All in all, I have been a heady combination of excited about and terrified of this summer for months now, but now that I’m here I’m finally relaxing into it. It’s weird to think that I’ll be here for so long; one of my roommates mentioned Fourth of July fireworks last night, and that didn’t quite compute in my brain. I’ll celebrate the Fourth here, and my birthday, and miss two family members’ birthdays. When the months seem long, though, and home seems far, I keep reminding myself that this stretch of time isn’t that different from my first semester at HSU, and surviving and thriving is just as doable.

By the time I can post this, all these first-morning-thoughts will be outdated, but they’re still me and you’ll still get to read them. Perhaps I’ll even get to where I’m posting with some consistency, and we can both track how this summer grows me…and maybe I’ll grow wings and spend my hours swooping gracefully about above the island. Both are equally likely.

In the meantime and in-between-time (I just love that phrase!) keep celebrating, keep growing where you’re currently planted, and, for goodness sake, keep dancing!

– Melissa
P.S. Rend Collective is currently my jam, and I have a feeling that I’ll be posting a lot of their music this summer. For my first selection, check out their song Come On.

this place cannot be Home

Do you ever focus on the things you most would like to ignore? The facts that are most unrelated to reality or the most likely to cast reality in a dim light?

I do. All the time.

Like, I almost just threw my phone across the room and nearly burst into tears because my fingers had the great idea to pull up my calendar app to see how long it’s been since I didn’t spend every evening alone in my room. Why borrow that pain? Why not focus on the days where I’ve had really great days and come home to happily curl up on my futon to recharge because I was peopled out and didn’t want company?

I’m actually an optimistic person. I think. I see the best in people and events. For the most part.

Yet negativity is such an easy spiral to get sucked into. And you try to work through it on paper, because that’s the easiest way for you to figure things out, and it just gets worse. You work yourself into a frenzy and you can’t wrap it up because you don’t know how. You can’t scream at the people who have broken your heart because a public attack doesn’t allow them to defend themselves and that’s too innately infair. The fear is spread out on the table but goes unaddressed, and all the pain of the semester is documented like the video I took of the filth of my kitchen this afternoon.

I want to scream, but even my paper scream gets swallowed.

Because as much as I want to scream, I’m afraid to be heard.

Because if I am heard, someone might say something.

And I don’t think I can believe their love.

It’s not that I feel unlovely. It’s that I feel unseen.

Like, I think you could love me if you knew who I really was, but I don’t want your hollow allegiance to this mask that I wear. The mask that I am so ready to set aside if you ask.

Ask me, and I become real and vulnerable. Heck, you don’t even have to ask. Just notice the freaking mask, raise an eyebrow, and I’ll slip it off with a sheepish, ‘you caught me, but are you sure you’re ready’ kind of a smile.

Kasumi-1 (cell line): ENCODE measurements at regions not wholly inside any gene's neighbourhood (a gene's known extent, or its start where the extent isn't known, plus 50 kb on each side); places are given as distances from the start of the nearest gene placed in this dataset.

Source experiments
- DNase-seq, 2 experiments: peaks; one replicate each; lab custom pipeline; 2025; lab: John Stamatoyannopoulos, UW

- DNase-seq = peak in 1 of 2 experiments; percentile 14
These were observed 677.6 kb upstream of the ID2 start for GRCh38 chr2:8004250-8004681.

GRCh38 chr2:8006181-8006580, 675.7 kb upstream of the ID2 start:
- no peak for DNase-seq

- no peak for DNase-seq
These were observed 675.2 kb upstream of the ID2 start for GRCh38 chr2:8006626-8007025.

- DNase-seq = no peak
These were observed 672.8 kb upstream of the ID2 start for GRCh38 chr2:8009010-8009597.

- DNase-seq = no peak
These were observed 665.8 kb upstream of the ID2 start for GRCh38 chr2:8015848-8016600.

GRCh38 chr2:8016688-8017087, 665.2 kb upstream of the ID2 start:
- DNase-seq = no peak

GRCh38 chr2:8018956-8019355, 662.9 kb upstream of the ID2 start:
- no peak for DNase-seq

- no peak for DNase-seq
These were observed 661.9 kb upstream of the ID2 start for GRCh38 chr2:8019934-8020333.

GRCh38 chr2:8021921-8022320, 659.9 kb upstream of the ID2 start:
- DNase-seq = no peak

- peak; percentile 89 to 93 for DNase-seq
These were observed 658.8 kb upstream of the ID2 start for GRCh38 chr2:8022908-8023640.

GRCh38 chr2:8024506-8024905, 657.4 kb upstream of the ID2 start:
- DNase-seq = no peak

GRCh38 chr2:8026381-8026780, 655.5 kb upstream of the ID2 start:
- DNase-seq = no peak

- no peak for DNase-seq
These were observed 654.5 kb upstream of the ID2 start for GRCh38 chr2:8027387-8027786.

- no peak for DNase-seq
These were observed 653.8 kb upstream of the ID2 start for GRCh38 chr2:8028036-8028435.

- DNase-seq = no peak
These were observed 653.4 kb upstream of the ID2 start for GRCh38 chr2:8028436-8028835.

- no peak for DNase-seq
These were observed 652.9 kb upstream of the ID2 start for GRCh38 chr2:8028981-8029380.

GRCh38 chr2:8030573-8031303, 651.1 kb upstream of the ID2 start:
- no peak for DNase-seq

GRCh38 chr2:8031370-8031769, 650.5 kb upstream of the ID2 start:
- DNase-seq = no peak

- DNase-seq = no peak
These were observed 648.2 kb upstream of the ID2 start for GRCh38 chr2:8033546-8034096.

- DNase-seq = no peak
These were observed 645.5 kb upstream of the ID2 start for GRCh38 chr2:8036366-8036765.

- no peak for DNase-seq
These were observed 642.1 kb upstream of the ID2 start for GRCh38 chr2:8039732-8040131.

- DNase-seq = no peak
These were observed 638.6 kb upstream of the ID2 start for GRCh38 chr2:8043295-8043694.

So why wear the mask at all, if all I want to do is take it off.

Because when people don’t bother to see the mask, at least they’re not ignoring the real me.

Does that make any sense? I know it doesn’t have to; I’m just writing what I feel. But still. Does it?

When we play hide and seek as kids, what’s the goal?

It’s to be found.

If you leave a kid in hiding for long enough without finding him, he’s going to get antsy and eventually reveal himself. Maybe not give up his hiding spot, because the other goal of the game is to be the best at hiding. But still. Being found is central.

Plus I don’t think I even started out hiding. Sure, I started out college painfully shy and crazily overwhelmed. But I did come out of that shell. I did make an effort to meet people. To see them.

I even think it’s safe to say that I’ve seen people. I’ve found them, whether they were hiding deep or were wandering around without a hiding spot.

And not everyone’s going to be a match, I get that. Not every friendship becomes a David and Jonathan.

Actually, most friendships won’t be David and Jonathan.

But, like, could we actually be friends? Could we take the time to consistently see each other, rather than just off-handedly noticing each other once in a while?

I am so. Freaking. Lonely.

And I am so tired of feeling guilty for feeling lonely. I am tired of the arguments with myself over whether I am allowed to be disappointed by people’s behavior or whether it’s my own fault for expecting more of them than was realistic. What does friendship really mean? Is friendship, at its most basic, noticing when someone’s hurting, or is that something deeper than just entry-level friendship? Is my definition of friendship just way out of sync with reality? Are we really even friends, or are we just friendly acquaintances?

I know that I’m no model human. I know that I aggravate the heck out of people and I come across as aloof or as clingy far too often, which is ridiculous because those are pretty much opposites. I don’t always play well with others, and you probably won’t find a more opinionated person between here and the Rio Grande, but I do try. And I do care.

And if I didn’t care, then no one would have the power to break my heart.

It is the end of my second-to-last semester and I am ready to get the heck out of dodge.

I am ready to be back with the people who truly see me.

This semester I have sung. I have laughed. I have danced for joy in the sunshine and the wind. I have smiled at people and they have smiled back at me. I have embraced others and felt their arms enfold me in return.

Even so, at the end of the day every day, I still end up here. In my room. Alone.

And the thing is, it’s kind of too late for you to join me to make it all okay again.